There are several different types of observations that support the theory of organic evolution as an explanation for the similarities and the differences among species. One such observation is in the geologic record. The geologic record is the rock scheme found within the earth’s outer crust. By means of radioactive dating, the ages of rocks in many places on earth have been determined. It’s a timetable of the earth’s geologic history. This combined with the fossil record, another observation supporting the evolutionary hypothesis, has produced an apparent sequence of life forms from most simple to most complex during the history of the planet. Fossils are any remains or traces of a once-living organism, which are formed by preservation, petrifaction, or sedimentation. Organisms can be preserved and protected against decay by being trapped in amber, tar, or frozen in ice. The hard parts of an organism, such as shells or bones, can be preserved when the flesh of an organism has decayed away. In other cases, materials of a dead organism may be gradually washed away and replaced by minerals from the water causing the organism to petrify, or harden. Imprints, molds, or casts left by an organism after it is enclosed in sedimentary rock and decomposed are also fossils, as well as footprints and tracks. The fossil record is the timetable of fossils found in within the earth’s geologic record. Since the upper layers of sedimentary rocks are assumed to have been laid down over lower layers, the upper layers are younger than those deeper into the earth. Therefore, fossils found within the upper layers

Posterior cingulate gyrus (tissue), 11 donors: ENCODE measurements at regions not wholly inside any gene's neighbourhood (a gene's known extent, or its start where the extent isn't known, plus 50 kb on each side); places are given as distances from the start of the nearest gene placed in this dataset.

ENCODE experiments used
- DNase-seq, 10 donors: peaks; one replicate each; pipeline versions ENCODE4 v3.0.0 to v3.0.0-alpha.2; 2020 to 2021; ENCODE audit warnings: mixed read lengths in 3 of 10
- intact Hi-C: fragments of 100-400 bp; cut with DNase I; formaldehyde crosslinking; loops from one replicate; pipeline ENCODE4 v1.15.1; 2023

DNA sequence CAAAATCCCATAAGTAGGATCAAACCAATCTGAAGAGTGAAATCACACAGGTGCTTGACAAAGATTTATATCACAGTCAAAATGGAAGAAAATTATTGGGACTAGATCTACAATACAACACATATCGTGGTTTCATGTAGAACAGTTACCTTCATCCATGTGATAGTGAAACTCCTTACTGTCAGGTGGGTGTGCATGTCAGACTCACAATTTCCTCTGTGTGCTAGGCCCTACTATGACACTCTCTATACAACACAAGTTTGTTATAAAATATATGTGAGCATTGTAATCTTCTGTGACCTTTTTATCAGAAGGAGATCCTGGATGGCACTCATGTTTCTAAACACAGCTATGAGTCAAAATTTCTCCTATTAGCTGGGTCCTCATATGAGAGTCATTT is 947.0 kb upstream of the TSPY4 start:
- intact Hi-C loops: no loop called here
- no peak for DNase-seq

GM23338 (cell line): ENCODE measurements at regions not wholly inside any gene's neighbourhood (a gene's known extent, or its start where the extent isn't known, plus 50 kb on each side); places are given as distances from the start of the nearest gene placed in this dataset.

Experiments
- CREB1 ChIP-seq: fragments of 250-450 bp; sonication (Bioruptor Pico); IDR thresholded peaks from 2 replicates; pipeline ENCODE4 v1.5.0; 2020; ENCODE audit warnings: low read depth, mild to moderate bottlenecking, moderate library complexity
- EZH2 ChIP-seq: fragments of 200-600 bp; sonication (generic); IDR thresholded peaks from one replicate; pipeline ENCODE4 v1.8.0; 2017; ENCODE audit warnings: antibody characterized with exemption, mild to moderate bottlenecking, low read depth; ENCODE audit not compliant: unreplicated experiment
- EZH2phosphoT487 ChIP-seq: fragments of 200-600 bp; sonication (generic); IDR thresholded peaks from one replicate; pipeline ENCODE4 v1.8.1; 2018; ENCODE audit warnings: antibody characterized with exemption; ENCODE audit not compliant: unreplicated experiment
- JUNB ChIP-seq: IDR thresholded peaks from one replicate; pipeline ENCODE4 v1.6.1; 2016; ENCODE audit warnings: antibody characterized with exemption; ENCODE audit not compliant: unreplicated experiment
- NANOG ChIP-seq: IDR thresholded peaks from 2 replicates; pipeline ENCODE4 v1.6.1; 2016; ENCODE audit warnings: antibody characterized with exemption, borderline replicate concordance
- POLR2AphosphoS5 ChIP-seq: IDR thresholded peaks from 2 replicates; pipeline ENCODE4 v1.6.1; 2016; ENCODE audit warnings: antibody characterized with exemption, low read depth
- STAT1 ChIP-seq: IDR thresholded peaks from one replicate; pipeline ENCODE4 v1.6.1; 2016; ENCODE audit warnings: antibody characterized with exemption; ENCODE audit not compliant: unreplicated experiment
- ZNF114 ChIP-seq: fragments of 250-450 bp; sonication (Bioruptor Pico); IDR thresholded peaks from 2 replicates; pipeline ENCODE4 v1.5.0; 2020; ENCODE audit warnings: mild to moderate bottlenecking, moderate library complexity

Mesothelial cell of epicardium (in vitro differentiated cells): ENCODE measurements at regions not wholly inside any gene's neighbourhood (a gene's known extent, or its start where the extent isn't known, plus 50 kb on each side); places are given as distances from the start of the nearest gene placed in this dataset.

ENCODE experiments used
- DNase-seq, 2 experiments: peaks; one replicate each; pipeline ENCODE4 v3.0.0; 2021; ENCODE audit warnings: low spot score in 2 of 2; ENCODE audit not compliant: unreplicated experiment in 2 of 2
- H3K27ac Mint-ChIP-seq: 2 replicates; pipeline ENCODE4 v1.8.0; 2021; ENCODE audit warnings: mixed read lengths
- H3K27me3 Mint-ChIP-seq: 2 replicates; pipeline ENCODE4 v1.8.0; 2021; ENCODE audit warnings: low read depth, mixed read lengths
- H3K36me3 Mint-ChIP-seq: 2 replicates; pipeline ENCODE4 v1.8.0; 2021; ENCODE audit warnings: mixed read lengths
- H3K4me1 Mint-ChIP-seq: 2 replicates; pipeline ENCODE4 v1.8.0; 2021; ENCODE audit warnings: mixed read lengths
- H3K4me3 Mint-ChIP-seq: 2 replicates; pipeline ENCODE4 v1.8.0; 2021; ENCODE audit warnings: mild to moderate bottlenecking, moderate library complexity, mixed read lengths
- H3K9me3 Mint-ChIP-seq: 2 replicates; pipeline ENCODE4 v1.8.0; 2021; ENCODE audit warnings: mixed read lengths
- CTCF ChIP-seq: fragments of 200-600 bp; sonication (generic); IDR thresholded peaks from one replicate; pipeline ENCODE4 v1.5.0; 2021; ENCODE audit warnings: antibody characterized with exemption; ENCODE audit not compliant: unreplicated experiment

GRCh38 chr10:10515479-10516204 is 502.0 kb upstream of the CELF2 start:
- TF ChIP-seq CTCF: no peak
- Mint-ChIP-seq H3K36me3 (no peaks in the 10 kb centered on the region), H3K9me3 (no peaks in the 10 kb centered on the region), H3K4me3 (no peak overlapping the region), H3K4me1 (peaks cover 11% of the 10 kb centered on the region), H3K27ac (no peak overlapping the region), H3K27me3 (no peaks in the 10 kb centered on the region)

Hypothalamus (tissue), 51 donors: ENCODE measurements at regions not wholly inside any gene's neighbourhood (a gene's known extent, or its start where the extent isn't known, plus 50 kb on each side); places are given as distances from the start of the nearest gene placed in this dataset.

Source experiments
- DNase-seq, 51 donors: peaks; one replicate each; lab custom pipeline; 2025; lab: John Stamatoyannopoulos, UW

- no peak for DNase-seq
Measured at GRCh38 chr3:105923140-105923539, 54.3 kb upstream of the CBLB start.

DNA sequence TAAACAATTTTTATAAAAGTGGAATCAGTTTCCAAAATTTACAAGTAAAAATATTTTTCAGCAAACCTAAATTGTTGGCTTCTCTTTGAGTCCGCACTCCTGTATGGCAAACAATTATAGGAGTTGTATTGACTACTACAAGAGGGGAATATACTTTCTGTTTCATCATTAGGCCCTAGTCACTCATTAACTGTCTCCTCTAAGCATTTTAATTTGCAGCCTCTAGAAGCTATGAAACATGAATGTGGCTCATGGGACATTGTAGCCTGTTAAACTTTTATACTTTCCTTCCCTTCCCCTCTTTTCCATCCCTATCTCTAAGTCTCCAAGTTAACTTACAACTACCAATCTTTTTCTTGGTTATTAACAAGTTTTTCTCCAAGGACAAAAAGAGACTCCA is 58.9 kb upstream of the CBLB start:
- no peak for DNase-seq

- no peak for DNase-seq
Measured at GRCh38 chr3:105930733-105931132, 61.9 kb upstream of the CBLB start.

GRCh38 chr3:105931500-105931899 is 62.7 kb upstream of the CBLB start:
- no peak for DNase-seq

are also younger than those found within the lower layers. This combination of geologic and fossil records shows the progression of species as time also progressed (Coren 142).